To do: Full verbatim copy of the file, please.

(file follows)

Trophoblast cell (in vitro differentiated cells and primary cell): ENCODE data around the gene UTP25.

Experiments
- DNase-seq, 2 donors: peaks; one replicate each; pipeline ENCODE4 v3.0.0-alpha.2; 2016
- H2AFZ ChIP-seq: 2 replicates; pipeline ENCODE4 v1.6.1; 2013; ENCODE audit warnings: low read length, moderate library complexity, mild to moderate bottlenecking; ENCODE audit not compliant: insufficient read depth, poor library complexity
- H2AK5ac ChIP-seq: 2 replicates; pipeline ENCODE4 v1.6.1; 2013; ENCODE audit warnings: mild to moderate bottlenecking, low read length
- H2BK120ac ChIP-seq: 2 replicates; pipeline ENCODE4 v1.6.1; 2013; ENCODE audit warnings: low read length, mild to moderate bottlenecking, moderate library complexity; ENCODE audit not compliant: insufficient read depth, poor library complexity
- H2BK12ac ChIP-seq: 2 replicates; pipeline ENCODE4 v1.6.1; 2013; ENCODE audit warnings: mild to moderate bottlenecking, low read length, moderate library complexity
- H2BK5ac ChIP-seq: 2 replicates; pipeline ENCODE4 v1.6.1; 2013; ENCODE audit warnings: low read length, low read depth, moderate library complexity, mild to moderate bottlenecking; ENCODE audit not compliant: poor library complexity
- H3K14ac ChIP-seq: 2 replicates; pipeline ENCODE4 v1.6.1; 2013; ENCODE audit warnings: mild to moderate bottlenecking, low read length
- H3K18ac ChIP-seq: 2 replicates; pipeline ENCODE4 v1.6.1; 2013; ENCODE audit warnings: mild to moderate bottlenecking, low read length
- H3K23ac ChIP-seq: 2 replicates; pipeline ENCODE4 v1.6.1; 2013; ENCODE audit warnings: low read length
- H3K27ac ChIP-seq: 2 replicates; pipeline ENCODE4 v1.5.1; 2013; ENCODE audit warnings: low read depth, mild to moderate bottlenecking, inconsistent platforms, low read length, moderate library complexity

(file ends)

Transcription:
Trophoblast cell (in vitro differentiated cells and primary cell): ENCODE data around the gene UTP25.

Experiments
- DNase-seq, 2 donors: peaks; one replicate each; pipeline ENCODE4 v3.0.0-alpha.2; 2016
- H2AFZ ChIP-seq: 2 replicates; pipeline ENCODE4 v1.6.1; 2013; ENCODE audit warnings: low read length, moderate library complexity, mild to moderate bottlenecking; ENCODE audit not compliant: insufficient read depth, poor library complexity
- H2AK5ac ChIP-seq: 2 replicates; pipeline ENCODE4 v1.6.1; 2013; ENCODE audit warnings: mild to moderate bottlenecking, low read length
- H2BK120ac ChIP-seq: 2 replicates; pipeline ENCODE4 v1.6.1; 2013; ENCODE audit warnings: low read length, mild to moderate bottlenecking, moderate library complexity; ENCODE audit not compliant: insufficient read depth, poor library complexity
- H2BK12ac ChIP-seq: 2 replicates; pipeline ENCODE4 v1.6.1; 2013; ENCODE audit warnings: mild to moderate bottlenecking, low read length, moderate library complexity
- H2BK5ac ChIP-seq: 2 replicates; pipeline ENCODE4 v1.6.1; 2013; ENCODE audit warnings: low read length, low read depth, moderate library complexity, mild to moderate bottlenecking; ENCODE audit not compliant: poor library complexity
- H3K14ac ChIP-seq: 2 replicates; pipeline ENCODE4 v1.6.1; 2013; ENCODE audit warnings: mild to moderate bottlenecking, low read length
- H3K18ac ChIP-seq: 2 replicates; pipeline ENCODE4 v1.6.1; 2013; ENCODE audit warnings: mild to moderate bottlenecking, low read length
- H3K23ac ChIP-seq: 2 replicates; pipeline ENCODE4 v1.6.1; 2013; ENCODE audit warnings: low read length
- H3K27ac ChIP-seq: 2 replicates; pipeline ENCODE4 v1.5.1; 2013; ENCODE audit warnings: low read depth, mild to moderate bottlenecking, inconsistent platforms, low read length, moderate library complexity